Insight: Why Lithium Batteries Need to be Recycled

Segment(s): Commercial, Industrial, Telecom

Why Lithium Batteries Need to be Recycled

Why Lithium Batteries Need to be Recycled

Polarium is taking the necessary steps towards a circular battery industry.

Global demand for lithium batteries is expected to grow by 25 percent every year to 2030. To secure the long-term supply of critical battery minerals, lithium batteries need to be recycled at the end of their lifespan. Through its recycling program, Polarium is taking the necessary steps towards a circular battery industry.

Global demand for lithium-ion batteries is expected to grow by 25 percent every year to reach 2,600 GWh in 2030.[1] This trend is driven by the fact that lithium batteries are a core technology in the transition to a sustainable future. Batteries are at the heart of decarbonizing the transport sector through electrification and are enabling the shift from fossil fuel to renewable power generation as a dispatchable source of electricity.

However, growing demand ramps up to a new challenge: to secure supply of vital metals such as lithium, nickel, cobalt, and manganese. Although studies estimate that there are more than 80 million tons of lithium resources worldwide,[2] indicating that there is no risk for supply shortage in the short term, recycling is necessary for lithium batteries to be a sustainable and commercially viable solution in the long term.[3]

Polarium offers a recycling program to all its customers, ranging from telecom companies to commercial and industrial facilities, to secure the long-term supply of lithium and other crucial battery minerals.

“As a company that builds our business on lithium technology, we must ensure that our business model is circular – both from a commercial and a sustainability perspective. Therefore, we are continuously developing our recycling program in partnership with companies such as Northvolt,” says Stefan Jansson, founder and CEO of Polarium.

To close the loop, energy storage solutions must go through different processes. After the battery’s lifecycle, the energy storage solution must be collected and discharged, and then transported to a recycling facility. There, the battery can be dismantled, and all the components recycled. With the best recycling technologies available, up to 95% of the batteries can be effectively recycled, and up to 90% of the metals nickel, manganese, and cobalt can be recovered for reuse. Continuous progress is also being made in the recovery rate of lithium, and now the vast majority of the metal can be reused.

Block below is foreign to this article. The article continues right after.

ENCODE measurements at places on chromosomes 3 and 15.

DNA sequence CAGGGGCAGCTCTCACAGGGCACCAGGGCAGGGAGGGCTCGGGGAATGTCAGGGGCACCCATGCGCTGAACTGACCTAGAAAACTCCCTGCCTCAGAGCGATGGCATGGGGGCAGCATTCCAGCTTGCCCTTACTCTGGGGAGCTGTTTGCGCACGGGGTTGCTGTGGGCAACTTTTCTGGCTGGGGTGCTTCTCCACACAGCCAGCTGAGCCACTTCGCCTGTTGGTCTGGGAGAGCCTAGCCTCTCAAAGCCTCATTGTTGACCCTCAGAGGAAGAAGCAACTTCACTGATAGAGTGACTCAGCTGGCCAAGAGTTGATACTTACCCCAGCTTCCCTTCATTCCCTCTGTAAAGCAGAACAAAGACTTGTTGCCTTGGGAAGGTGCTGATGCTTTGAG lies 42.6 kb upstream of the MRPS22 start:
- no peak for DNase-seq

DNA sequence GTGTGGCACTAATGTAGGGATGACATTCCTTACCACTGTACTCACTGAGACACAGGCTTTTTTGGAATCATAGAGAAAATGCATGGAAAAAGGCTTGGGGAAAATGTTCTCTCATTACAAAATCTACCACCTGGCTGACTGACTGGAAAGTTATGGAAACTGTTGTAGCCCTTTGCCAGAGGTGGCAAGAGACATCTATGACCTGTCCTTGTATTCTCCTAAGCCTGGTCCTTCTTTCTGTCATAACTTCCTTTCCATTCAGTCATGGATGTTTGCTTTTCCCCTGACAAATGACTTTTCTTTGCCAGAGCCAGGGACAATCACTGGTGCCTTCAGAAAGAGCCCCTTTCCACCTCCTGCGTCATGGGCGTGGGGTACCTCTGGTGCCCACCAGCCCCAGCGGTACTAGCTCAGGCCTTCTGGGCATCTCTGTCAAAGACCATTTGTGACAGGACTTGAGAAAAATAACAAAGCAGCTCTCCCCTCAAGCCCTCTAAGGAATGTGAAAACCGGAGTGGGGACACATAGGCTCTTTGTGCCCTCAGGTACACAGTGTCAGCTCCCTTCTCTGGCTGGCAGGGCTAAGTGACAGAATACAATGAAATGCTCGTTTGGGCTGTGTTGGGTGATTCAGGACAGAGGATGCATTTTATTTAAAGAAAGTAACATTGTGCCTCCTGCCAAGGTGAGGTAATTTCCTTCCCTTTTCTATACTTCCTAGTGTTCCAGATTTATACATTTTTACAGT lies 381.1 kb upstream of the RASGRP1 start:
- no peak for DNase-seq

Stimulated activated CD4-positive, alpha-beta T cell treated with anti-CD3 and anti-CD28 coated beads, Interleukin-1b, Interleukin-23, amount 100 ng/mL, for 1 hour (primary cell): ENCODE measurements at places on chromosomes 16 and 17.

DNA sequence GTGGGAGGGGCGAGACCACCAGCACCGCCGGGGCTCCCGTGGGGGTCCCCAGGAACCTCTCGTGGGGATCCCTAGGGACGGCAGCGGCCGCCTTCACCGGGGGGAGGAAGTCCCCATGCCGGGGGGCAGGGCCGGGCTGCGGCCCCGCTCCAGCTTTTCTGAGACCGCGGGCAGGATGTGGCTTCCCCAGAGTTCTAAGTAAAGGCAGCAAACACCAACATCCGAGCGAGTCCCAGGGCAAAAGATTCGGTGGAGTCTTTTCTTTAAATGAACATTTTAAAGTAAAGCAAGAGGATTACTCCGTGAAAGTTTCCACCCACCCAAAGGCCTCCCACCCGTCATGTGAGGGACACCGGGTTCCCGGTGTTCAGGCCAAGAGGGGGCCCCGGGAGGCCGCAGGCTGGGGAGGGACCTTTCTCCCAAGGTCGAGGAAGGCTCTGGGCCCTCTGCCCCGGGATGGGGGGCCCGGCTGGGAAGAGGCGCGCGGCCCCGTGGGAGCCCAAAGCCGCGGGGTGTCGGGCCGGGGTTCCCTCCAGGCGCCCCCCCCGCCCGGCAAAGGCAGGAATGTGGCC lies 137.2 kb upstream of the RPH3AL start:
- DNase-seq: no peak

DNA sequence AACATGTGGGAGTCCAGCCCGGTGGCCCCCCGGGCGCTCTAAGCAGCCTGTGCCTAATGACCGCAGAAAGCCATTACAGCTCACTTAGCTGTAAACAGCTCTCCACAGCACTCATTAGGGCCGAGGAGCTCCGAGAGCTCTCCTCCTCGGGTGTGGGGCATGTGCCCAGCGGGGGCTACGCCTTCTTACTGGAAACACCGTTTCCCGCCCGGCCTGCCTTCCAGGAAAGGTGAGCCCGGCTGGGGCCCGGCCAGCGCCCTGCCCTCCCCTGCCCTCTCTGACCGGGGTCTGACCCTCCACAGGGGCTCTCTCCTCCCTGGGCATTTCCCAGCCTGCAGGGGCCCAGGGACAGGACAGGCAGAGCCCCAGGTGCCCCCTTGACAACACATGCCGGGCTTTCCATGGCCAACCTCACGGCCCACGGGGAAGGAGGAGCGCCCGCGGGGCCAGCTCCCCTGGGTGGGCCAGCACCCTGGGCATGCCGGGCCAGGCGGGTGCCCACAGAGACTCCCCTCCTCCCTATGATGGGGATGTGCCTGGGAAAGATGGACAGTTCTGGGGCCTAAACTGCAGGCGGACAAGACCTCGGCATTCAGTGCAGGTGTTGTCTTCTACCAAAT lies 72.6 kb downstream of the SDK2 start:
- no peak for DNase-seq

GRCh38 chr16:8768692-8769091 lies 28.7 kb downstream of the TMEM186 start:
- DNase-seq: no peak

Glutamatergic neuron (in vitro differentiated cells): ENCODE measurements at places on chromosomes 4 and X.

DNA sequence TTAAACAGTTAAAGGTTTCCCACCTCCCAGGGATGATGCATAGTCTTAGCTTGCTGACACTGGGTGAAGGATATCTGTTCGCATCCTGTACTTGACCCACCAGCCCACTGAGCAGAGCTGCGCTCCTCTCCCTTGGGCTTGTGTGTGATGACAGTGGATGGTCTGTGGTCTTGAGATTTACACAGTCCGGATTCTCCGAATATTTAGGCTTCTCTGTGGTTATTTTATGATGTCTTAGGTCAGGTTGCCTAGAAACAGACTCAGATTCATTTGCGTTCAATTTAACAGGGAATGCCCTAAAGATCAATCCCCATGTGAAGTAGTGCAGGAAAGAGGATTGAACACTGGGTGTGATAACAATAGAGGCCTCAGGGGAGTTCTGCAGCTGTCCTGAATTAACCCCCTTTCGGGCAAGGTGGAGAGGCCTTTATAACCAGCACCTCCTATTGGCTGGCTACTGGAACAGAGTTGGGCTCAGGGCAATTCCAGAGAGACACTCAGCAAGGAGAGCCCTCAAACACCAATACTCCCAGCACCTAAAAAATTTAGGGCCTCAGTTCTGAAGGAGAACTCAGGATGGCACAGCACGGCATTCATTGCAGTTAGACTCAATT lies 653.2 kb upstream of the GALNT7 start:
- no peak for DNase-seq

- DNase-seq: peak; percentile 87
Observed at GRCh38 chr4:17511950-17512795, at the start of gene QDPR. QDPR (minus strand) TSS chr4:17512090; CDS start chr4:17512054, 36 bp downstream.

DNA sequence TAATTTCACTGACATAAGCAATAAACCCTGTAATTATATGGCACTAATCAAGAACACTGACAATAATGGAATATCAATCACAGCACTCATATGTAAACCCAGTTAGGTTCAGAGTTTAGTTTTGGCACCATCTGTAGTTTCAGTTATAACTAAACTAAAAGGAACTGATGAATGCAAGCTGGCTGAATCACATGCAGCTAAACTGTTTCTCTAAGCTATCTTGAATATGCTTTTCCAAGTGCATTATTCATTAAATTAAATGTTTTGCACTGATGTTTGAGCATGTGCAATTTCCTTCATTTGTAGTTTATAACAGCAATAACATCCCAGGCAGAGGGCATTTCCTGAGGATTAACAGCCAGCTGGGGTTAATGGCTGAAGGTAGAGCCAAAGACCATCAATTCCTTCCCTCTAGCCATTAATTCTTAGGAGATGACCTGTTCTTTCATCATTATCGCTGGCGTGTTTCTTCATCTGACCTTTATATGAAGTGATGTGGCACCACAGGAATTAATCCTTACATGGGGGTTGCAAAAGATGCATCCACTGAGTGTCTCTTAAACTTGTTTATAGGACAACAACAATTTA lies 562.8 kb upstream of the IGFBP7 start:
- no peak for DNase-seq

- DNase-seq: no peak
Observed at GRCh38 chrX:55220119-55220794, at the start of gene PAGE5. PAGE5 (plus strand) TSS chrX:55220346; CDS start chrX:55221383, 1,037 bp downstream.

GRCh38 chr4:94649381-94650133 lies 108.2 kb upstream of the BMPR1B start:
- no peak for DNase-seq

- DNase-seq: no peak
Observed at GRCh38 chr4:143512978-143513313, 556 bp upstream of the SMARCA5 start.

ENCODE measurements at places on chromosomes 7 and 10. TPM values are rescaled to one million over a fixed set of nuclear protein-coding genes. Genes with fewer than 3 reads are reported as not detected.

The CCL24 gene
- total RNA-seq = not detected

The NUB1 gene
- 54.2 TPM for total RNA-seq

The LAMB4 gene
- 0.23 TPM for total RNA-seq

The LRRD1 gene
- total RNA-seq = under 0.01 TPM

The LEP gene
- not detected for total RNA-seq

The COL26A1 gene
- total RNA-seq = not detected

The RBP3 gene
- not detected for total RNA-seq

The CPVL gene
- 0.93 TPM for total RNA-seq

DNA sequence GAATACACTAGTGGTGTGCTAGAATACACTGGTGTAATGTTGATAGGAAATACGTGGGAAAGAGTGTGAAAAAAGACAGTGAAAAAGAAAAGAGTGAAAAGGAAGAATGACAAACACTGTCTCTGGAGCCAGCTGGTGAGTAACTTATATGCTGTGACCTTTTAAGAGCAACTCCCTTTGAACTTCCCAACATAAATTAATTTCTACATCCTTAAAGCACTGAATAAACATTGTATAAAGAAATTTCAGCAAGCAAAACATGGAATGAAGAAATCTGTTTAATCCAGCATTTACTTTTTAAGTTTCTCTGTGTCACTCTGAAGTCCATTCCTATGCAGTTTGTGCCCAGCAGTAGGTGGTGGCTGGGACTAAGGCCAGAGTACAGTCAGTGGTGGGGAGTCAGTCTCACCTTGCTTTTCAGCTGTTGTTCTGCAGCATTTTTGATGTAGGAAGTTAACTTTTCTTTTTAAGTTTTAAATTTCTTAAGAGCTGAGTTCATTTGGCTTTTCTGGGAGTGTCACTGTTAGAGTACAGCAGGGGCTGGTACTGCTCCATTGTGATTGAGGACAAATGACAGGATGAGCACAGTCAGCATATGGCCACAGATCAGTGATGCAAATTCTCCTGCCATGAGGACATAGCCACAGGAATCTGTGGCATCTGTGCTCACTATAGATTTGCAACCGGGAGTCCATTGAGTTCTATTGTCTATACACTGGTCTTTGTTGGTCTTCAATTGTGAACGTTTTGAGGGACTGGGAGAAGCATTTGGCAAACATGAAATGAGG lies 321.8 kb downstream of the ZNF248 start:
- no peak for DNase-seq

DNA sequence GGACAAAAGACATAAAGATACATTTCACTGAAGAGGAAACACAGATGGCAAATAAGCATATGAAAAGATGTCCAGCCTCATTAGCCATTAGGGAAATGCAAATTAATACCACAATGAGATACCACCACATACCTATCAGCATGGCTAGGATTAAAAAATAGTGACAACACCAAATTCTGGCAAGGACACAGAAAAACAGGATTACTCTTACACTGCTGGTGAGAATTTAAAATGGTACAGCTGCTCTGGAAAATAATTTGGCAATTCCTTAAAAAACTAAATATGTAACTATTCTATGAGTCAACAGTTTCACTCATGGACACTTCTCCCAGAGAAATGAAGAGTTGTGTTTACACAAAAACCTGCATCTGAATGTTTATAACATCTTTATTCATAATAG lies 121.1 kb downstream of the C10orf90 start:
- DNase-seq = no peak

Recycling is, however, not enough to implement a fully circular business model. Another important aspect is to invest in research and development to prolong battery lifetime, a field in which Polarium aims to lead the way.

“Our energy storages solutions are high-quality, long-lasting, and recyclable. They last up to 20 years or 6,000 cycles, and due to the embedded intelligence of our batteries, we always know their state of charge and health, and so when it is time to replace them,” Stefan Jansson says.

 

[1]A Vision for a Sustainable Battery Value Chain 2030 (September 2019)

[2]U.S. Geological Survey, Mineral Commodity Summaries (January 2020)

[3]Assessment of lithium criticality in the global energy transition and addressing policy gaps in transportation (September 2020)

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